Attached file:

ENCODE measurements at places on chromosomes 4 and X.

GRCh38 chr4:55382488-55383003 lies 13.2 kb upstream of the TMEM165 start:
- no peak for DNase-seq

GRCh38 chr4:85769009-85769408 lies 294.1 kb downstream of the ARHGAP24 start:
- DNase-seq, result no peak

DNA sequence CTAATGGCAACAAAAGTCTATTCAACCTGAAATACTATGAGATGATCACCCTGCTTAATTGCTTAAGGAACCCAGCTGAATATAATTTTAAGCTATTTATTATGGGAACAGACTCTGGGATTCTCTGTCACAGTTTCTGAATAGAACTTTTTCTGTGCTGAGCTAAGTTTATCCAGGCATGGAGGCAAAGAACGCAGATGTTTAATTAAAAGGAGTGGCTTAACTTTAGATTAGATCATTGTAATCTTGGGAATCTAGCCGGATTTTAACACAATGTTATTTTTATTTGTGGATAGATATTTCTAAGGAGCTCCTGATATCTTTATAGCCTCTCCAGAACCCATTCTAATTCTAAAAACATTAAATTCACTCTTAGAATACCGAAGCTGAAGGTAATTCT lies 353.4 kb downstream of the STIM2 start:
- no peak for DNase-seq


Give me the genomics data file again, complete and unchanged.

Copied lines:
ENCODE measurements at places on chromosomes 4 and X.

GRCh38 chr4:55382488-55383003 lies 13.2 kb upstream of the TMEM165 start:
- no peak for DNase-seq

GRCh38 chr4:85769009-85769408 lies 294.1 kb downstream of the ARHGAP24 start:
- DNase-seq, result no peak

DNA sequence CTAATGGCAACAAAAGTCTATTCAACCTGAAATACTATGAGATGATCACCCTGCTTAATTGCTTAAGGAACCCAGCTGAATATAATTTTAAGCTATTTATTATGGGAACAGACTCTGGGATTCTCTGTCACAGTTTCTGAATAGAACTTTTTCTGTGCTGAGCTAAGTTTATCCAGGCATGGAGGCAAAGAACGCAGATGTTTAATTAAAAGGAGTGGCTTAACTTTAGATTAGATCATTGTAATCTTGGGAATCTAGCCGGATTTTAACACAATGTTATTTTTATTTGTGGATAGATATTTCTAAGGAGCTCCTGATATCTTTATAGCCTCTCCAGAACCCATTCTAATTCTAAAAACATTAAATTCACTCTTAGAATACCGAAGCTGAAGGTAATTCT lies 353.4 kb downstream of the STIM2 start:
- no peak for DNase-seq